–  The Ontario Personal Property Security Act (the “PPSA”) provides for the creation and perfection by registration of security interests in the assets of both commercial entities and consumers.  The PPSA also permits the creation of purchase-money security interest, which gives the creditor the added benefit of a super-priority lien over all the equipment, vehicles and inventory it has supplied to the debtor.

–  The Fraudulent Conveyances Act (Ontario) permits a creditor to recover property that the debtor has conveyed or transferred to others with the intent to defeat, delay or defraud the rights of creditors or others.

–  The Assignment and Preferences Act (Ontario) gives creditors an effective remedy in the event that a debtor transfers assets to one or more of its other creditors in preference to the others.

–  The Absconding Debtors Act (Ontario) provides for the seizure of real or personal property in Ontario if a resident of Ontario leaves the province with the intent to defraud creditors.

–  The Ontario Business Corporations Act and the Canada Business Corporations Act both provide creditors with recourse to the oppression remedy and derivative actions.

–  The Canada Bankruptcy and Insolvency Act (the “BIA”) provides that a court can either void a transfer that takes place at undervalue, or order a party to the transfer to pay to the trustee in bankruptcy the difference between the fair market value of the property or services sold or disposed of by the debtor and the actual consideration given or received by the debtor.  The BIA also permits the supplier or distributor of goods to repossess goods that it has delivered to a customer who later becomes bankrupt or placed into receivership.

The continued existence of the BSA here in Ontario is now totally inconsistent with mainstream commercial practices observed elsewhere in Canada.  Arguably, the continued existence of the BSA places the prospective seller of a business based in Ontario at a competitive disadvantage against the prospective seller of a business based elsewhere in Canada.  Simply put, as a result of the BSA, the acquisition of an Ontario business by means of an asset purchase has inherently higher risks than the acquisition of any other Canadian business.

Various Canadian law reform commissions have studied the impact of bulk sales legislation over the years, and in each case, they have recommended that these statutes be repealed, and legislators across the country have favourably received those recommendations.  The Alberta Law Reform Commission (“ALRC”), in particular, considered the experience in British Columbia in the years following the repeal of its bulk sales legislation, and noted with satisfaction that the repeal “had little impact on debtors, creditors, suppliers, or the insolvency area in general.”  The ALRC observed further that:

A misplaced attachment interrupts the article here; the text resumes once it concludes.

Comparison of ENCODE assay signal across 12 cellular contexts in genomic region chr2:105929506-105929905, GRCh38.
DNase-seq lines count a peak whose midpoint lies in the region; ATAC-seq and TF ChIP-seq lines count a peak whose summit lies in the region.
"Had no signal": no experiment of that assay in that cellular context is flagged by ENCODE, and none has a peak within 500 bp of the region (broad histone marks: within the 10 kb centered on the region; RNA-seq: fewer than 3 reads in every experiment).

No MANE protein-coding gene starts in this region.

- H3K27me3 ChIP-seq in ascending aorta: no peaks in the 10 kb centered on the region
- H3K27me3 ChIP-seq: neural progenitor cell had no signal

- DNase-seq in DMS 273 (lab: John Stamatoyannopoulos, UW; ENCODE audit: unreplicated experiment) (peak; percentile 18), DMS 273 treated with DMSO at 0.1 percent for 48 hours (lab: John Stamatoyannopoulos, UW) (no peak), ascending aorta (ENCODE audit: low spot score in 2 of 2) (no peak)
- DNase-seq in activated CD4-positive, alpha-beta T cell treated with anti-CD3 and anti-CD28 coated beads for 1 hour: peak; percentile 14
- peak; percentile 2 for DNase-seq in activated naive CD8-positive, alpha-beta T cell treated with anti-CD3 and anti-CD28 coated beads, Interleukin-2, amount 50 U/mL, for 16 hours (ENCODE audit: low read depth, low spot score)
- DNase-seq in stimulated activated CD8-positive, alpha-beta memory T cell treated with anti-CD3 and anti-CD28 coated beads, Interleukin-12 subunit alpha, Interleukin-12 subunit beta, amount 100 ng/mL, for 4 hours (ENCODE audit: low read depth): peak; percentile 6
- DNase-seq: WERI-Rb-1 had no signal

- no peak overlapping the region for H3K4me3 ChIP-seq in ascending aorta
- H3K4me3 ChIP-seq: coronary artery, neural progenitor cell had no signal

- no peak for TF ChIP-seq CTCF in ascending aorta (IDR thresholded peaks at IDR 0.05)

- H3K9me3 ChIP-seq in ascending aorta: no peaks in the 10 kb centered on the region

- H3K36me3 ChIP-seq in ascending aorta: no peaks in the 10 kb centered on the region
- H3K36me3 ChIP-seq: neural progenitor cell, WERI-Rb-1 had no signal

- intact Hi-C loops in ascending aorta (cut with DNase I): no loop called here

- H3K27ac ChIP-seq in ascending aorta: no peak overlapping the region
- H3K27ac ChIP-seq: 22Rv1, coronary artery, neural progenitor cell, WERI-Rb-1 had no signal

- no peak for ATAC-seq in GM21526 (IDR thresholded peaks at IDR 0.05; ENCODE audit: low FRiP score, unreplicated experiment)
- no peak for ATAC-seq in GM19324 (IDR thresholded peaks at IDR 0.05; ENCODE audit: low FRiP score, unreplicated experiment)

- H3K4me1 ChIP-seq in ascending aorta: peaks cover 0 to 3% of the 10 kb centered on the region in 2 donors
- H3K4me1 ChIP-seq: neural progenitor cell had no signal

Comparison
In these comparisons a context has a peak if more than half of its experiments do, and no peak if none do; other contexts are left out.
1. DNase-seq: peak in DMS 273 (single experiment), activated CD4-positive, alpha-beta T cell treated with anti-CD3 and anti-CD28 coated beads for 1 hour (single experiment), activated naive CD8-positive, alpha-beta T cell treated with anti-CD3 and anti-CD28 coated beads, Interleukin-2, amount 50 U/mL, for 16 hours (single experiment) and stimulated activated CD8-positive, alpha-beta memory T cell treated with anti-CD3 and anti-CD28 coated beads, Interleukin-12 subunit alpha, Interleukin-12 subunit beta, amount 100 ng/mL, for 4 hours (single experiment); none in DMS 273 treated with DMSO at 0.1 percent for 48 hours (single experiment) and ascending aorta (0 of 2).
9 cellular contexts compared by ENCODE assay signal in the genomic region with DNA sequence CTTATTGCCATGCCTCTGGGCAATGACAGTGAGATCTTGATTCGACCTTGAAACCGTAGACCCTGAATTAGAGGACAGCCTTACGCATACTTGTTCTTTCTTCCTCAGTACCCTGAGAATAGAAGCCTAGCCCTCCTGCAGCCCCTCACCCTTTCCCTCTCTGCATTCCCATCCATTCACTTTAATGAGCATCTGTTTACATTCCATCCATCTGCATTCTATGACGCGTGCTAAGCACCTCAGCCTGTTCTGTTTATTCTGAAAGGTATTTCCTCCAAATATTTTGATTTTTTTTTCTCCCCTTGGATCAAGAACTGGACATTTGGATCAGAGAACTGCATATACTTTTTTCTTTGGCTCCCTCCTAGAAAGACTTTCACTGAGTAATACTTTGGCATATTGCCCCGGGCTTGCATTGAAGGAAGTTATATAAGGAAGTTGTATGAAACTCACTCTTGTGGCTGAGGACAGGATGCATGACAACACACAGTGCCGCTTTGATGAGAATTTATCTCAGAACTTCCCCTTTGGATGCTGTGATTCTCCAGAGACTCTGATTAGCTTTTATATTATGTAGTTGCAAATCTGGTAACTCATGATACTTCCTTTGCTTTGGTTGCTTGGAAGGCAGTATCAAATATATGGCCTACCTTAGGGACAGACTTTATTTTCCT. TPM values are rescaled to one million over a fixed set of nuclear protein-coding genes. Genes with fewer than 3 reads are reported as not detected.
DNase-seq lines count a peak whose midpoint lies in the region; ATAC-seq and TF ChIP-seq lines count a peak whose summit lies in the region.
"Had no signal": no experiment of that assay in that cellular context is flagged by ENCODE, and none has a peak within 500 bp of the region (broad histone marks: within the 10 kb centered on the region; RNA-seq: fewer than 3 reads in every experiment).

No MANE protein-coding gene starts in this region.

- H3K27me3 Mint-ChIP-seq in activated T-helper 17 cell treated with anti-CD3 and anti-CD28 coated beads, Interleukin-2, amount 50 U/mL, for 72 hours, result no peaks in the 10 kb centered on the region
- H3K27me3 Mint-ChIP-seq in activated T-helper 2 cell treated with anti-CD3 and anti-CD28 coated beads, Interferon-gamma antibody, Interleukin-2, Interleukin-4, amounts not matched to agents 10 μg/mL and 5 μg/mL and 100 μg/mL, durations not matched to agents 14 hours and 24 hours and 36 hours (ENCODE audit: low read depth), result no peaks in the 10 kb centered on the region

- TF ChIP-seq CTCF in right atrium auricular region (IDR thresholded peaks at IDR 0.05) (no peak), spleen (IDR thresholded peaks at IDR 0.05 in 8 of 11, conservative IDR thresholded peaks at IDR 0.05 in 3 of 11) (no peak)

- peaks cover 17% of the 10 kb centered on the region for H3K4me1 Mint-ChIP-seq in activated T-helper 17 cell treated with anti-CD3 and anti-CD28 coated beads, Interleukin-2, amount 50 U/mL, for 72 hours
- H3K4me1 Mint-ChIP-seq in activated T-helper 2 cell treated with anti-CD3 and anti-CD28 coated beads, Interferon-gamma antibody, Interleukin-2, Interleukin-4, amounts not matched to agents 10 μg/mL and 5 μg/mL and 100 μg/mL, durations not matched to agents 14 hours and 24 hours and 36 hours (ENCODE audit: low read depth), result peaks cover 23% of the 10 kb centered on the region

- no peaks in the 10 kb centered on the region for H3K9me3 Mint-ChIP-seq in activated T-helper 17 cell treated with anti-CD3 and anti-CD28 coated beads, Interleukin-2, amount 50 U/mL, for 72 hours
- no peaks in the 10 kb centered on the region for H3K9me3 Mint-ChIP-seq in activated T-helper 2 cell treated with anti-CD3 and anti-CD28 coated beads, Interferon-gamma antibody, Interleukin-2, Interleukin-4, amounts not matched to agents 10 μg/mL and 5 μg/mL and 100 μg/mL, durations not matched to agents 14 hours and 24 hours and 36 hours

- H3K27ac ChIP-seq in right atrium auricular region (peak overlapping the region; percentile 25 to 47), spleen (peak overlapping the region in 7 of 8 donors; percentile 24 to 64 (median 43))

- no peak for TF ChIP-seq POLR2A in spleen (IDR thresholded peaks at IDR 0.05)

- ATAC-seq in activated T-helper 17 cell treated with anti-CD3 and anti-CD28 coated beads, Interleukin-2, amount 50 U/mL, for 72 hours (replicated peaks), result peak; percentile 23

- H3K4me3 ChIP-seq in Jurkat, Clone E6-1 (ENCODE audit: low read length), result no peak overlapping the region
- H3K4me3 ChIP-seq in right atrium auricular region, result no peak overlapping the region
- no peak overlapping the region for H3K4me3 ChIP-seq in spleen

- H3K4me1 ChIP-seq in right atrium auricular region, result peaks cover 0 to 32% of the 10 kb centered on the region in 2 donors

Potential creditors can now get effective security on inventory.  It is easy for a creditor to obtain a credit history of any established business from a credit reporting agency.

In addition to changed circumstances, the Act’s inherent limitations are also reasons why the Act does more harm than good.  Unsecured creditors of businesses are much more likely to be done in by the swoop of the secured creditor than by a fraudulent bulk sale.  The Act does a poor job of protecting creditors from a fraudulent bulk sale, because a rogue can short-circuit the Act simply by swearing a false declaration. (*7)

None of these sentiments were lost on the drafters of Bill 218, who summed up their initiative as follows:

Repealing the outdated Bulk Sales Act that was established over 100 years ago to protect creditors when a business sells off assets.  Creditors now have access to a number of more effective ways to protect their interests, and the legislation is expensive to administer. Ontario would join all other Canadian jurisdictions in eliminating this statutory vehicle. (*8)

Next Steps

Sometime after the Legislative Assembly reconvenes from its current summer recess, Bill 218 will be placed on the agenda for second reading and a full debate.  It will then be referred to a committee of the legislature for further review prior to being voted on in third reading.  Those of us who work in the M&A field will no doubt be waiting with bated breath until Bill 218 passes into law.

Louis Amato-Gauci

Endnotes